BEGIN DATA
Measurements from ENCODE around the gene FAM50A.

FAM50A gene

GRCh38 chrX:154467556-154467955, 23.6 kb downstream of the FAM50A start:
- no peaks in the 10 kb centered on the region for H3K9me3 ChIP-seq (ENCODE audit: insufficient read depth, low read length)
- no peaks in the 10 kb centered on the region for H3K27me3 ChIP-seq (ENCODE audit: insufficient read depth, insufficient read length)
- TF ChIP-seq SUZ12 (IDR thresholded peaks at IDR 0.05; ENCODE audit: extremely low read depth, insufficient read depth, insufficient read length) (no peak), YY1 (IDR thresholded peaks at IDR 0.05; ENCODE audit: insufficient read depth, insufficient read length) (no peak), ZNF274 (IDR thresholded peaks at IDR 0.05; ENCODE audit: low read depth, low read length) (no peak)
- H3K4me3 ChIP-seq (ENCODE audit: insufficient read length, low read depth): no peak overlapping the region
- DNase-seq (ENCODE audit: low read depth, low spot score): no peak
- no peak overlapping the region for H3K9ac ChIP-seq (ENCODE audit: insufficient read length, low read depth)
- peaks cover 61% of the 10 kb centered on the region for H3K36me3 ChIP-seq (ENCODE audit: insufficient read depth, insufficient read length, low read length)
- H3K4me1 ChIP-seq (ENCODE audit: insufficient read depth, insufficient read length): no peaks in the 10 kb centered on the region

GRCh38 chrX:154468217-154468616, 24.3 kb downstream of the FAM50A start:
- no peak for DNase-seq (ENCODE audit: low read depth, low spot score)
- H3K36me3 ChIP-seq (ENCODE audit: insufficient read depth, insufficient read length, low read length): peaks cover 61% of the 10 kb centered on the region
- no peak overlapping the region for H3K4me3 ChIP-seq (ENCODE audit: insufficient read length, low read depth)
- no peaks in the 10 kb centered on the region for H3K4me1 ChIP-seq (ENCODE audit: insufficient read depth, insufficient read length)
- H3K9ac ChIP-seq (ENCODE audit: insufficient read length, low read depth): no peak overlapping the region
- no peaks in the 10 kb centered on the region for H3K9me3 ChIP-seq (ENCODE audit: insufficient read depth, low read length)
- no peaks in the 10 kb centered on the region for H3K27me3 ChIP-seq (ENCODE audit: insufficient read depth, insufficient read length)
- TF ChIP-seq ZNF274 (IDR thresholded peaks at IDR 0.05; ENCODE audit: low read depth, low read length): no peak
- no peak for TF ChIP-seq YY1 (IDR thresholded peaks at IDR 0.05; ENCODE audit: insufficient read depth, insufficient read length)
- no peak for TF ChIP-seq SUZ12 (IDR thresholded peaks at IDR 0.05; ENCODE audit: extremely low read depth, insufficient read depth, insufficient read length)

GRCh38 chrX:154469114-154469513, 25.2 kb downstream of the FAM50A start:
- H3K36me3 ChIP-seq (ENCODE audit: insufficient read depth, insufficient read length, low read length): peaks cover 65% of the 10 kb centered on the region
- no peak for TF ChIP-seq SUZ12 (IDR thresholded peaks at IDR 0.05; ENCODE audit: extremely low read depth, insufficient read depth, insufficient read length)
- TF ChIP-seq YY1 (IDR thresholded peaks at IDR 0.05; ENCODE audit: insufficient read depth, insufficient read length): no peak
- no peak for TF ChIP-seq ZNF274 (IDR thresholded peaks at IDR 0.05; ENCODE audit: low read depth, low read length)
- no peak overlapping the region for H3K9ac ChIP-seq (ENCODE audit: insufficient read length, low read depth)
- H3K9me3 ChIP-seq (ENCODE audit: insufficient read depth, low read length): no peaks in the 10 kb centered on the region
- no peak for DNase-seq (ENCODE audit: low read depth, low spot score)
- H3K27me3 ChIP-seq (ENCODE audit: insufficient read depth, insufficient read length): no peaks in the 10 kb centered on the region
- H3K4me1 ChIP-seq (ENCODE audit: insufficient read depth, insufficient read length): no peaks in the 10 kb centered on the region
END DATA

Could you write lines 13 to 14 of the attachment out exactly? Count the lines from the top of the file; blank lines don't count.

- no peak for DNase-seq (ENCODE audit: low read depth, low spot score)
- H3K36me3 ChIP-seq (ENCODE audit: insufficient read depth, insufficient read length, low read length): peaks cover 61% of the 10 kb centered on the region